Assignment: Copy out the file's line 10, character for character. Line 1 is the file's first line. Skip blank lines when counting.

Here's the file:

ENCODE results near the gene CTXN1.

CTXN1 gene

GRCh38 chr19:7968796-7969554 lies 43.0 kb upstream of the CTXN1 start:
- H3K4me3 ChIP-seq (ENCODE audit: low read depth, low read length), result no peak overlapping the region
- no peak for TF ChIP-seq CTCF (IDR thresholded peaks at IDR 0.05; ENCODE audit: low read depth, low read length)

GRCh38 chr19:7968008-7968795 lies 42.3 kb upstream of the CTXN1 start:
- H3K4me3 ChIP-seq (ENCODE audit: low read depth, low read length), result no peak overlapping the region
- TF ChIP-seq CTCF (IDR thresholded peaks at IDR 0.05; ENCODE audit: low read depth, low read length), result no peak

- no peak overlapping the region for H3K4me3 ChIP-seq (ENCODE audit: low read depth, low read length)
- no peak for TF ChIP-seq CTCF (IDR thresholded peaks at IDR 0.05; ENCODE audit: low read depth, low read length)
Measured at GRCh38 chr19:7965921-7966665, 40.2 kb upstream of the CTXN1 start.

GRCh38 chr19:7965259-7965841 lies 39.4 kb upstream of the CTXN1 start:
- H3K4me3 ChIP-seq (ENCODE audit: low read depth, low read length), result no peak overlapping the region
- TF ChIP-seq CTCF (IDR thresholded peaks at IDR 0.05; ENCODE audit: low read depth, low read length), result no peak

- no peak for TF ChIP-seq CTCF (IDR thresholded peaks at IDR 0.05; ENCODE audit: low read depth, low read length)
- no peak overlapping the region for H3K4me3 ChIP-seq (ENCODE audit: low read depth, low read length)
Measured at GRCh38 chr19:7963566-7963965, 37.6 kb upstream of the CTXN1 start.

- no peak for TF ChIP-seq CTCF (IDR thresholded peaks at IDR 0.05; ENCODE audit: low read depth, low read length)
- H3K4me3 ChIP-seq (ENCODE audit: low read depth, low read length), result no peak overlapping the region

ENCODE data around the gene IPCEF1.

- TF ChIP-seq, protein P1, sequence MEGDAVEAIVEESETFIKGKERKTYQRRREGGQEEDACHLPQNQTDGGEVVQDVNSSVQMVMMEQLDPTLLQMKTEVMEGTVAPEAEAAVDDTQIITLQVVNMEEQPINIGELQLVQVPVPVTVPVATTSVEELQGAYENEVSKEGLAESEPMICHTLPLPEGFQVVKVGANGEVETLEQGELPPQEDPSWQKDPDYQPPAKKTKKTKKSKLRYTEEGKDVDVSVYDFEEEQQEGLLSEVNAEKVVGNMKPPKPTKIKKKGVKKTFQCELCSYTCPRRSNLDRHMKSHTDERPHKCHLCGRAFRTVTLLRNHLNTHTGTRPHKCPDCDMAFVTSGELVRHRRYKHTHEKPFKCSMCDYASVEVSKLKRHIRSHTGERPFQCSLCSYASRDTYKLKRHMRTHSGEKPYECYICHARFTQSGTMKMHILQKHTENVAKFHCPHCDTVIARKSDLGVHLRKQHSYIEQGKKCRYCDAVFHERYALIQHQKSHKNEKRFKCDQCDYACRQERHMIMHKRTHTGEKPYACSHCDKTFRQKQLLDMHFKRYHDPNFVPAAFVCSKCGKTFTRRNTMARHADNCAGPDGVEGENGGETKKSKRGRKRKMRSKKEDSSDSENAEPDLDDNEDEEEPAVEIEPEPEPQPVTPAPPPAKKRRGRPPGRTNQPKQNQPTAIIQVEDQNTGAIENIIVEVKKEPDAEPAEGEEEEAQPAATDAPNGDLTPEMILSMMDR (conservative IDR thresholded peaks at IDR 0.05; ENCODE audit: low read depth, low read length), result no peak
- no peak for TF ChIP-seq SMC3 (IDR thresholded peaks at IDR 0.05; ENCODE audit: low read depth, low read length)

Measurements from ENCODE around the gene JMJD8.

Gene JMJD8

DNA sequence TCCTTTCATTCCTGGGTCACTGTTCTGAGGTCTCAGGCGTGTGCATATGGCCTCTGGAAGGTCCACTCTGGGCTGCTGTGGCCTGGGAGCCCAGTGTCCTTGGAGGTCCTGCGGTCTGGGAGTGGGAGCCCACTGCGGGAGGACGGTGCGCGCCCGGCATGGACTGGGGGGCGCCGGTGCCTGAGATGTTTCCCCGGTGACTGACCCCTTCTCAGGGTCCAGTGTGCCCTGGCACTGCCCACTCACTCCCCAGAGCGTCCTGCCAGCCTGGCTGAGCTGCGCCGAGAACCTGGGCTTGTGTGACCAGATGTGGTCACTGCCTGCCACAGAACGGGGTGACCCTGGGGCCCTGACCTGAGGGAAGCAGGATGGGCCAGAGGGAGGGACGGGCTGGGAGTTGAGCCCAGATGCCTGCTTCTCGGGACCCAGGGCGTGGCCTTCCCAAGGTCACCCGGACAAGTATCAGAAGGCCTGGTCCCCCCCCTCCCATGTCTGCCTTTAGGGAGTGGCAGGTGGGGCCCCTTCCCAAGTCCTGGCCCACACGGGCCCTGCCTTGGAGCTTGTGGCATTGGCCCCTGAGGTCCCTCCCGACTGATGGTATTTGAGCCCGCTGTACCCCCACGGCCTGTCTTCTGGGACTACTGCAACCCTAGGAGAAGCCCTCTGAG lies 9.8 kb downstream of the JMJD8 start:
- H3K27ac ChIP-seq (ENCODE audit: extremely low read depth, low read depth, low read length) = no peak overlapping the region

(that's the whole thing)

- no peak for TF ChIP-seq CTCF (IDR thresholded peaks at IDR 0.05; ENCODE audit: low read depth, low read length)